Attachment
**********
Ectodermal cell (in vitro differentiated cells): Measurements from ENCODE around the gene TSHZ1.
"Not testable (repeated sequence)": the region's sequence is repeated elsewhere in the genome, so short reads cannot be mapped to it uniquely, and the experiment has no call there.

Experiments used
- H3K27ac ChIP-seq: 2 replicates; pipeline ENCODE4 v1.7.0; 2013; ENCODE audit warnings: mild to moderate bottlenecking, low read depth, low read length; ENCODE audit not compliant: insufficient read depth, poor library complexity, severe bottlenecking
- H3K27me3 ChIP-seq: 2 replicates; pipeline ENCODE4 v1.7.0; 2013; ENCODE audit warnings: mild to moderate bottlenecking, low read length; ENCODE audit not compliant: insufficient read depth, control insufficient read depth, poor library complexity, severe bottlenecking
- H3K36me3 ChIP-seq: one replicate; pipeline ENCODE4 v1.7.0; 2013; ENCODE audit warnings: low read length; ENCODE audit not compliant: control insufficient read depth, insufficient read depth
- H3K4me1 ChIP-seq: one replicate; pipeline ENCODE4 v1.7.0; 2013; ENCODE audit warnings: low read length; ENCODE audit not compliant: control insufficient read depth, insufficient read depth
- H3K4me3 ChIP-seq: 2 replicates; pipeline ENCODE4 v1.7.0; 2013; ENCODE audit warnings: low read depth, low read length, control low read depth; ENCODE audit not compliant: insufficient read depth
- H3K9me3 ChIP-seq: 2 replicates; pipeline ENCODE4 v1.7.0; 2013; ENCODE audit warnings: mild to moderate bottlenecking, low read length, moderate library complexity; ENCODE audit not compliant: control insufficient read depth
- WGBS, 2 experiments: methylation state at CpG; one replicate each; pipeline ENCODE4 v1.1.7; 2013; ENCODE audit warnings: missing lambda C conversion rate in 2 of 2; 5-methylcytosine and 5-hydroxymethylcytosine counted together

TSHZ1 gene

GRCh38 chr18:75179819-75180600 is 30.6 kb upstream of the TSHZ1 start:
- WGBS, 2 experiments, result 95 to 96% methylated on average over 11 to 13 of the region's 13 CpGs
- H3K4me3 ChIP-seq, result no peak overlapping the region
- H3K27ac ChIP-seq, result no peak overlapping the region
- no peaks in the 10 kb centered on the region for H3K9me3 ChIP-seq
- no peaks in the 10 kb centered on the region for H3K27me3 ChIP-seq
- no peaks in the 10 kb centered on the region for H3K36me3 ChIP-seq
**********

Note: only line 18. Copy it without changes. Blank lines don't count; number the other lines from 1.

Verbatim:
- no peaks in the 10 kb centered on the region for H3K36me3 ChIP-seq